Masters at Augusta

Georgia Tech amateur Tyler Strafaci hits to the 10th green during a practice round for the Masters at Augusta National Golf Club on Sunday, April 4, 2021, in Augusta, Georgia. (Curtis Compton/Atlanta Journal-Constitution/TNS)

AUGUSTA, Ga. — Augusta National Golf Club chairman Fred Ridley took part of his press conference prior to the 2021 Masters to address Georgia's new voting law. The recently enacted law has proven controversial and led to Major League Baseball to move the All-Star Game from Atlanta last week.

Here is what Ridley said as a statement before taking questions:

"Before I close, I want to speak about an issue that presently is of great public interest: The recently enacted Georgia voting law. I believe, as does everyone in our organization, that the right to vote is fundamental in our democratic society. No one should be disadvantaged in exercising that right, and it is critical that all citizens have confidence in the electoral process. This is fundamental to who we are as a people. We realize that views and opinions on this law differ, and there have been calls for boycotts and other punitive measures. Unfortunately, those actions often impose the greatest burdens on the most vulnerable in our society. And in this case, that includes our friends and neighbors here in Augusta who are the very focus of the positive difference we are trying to make."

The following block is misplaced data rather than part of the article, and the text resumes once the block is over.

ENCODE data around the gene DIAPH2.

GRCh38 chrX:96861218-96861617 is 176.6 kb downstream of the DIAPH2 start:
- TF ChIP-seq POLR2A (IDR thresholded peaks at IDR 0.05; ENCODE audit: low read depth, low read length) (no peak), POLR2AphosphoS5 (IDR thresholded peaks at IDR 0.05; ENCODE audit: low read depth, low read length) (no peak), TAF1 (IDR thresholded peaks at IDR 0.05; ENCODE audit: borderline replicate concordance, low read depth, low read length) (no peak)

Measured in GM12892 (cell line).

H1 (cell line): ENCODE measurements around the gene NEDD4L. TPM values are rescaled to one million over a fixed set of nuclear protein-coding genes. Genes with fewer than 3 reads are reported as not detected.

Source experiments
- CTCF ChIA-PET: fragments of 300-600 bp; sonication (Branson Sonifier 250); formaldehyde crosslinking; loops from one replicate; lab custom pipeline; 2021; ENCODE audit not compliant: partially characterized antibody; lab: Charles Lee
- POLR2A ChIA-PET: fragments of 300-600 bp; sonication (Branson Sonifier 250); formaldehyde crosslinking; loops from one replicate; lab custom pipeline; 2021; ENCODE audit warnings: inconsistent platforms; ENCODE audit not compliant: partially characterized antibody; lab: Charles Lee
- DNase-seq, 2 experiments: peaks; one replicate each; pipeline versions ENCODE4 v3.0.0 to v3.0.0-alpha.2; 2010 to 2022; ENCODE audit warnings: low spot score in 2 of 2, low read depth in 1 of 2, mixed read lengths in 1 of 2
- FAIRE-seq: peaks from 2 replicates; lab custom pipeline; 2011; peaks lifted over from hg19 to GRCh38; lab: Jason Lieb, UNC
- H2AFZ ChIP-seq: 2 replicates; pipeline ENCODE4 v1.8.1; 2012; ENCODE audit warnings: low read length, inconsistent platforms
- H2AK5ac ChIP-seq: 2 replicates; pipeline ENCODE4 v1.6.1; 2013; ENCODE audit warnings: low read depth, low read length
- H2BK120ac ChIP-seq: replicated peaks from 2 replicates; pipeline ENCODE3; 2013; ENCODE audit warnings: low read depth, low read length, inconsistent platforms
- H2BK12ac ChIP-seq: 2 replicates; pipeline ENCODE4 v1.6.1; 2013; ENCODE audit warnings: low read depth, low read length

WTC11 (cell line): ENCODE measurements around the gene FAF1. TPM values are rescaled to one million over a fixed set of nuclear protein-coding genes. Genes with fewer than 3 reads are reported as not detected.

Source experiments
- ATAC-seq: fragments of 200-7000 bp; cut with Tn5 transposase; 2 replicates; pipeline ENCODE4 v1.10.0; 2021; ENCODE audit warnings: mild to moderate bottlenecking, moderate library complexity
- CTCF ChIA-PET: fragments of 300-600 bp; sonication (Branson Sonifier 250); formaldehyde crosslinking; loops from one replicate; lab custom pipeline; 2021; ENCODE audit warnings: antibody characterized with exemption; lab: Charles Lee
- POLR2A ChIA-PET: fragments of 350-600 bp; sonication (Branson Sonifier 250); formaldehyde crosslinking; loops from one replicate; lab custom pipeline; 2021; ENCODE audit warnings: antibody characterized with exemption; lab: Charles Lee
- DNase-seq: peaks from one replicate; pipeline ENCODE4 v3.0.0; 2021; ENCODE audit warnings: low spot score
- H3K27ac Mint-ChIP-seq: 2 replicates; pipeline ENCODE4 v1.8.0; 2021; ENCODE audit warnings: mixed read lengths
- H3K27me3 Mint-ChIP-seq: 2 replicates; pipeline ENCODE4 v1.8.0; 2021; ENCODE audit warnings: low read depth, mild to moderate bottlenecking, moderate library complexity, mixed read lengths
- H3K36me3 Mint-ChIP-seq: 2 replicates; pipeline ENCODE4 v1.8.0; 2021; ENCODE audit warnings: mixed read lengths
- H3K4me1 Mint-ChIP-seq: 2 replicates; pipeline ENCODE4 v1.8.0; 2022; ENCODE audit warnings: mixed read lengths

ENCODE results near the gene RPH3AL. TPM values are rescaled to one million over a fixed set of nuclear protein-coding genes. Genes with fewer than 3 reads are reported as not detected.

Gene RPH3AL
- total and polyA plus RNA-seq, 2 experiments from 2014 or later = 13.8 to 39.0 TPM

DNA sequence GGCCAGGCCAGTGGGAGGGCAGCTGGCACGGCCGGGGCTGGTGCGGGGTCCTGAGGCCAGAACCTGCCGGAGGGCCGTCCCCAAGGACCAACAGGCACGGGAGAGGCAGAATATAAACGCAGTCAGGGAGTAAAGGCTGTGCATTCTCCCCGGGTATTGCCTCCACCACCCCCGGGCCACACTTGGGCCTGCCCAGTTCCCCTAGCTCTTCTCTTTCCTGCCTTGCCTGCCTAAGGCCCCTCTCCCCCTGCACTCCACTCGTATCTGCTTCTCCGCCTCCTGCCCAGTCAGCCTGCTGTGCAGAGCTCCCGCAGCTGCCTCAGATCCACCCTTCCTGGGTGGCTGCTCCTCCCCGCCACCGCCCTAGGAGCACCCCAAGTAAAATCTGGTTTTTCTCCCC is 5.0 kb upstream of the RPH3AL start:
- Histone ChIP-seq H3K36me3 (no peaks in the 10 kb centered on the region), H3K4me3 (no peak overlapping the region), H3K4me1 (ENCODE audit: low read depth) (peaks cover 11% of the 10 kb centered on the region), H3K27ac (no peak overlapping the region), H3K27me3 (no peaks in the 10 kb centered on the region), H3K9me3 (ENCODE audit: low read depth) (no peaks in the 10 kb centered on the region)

During the question and answer portion of the press conference, Ridley was asked directly about the law.

Q. Following up on the Georgia voting law, just to be clear, are you for the law or against the law? And if you are against it, what does the Club, with its considerable power, plan to do about it?

A. I don't think that my opinion on this legislation should shape the discussion. As I stated in my previous comments, I believe and I am confident that every member of this club believes that voting is an essential fundamental right in our society and that — as I stated, that anything that disadvantages anyone to vote is wrong and should be addressed. I'm not going to speak to the specifics of the law, but I do know that the best way for — I think there's a resolution, and I think that resolution is going to be based on people working together and talking and having constructive dialogue because that's the way our democratic society works. And while I know you would like to — for us to make a proclamation on this. I just don't think that is going to be helpful to ultimately reaching a resolution. And so we would like to encourage people to talk, to communicate, to let the democratic process work. And hopefully, these fundamentals that I've stated are so important to us and I think everyone in this room, can be achieved.


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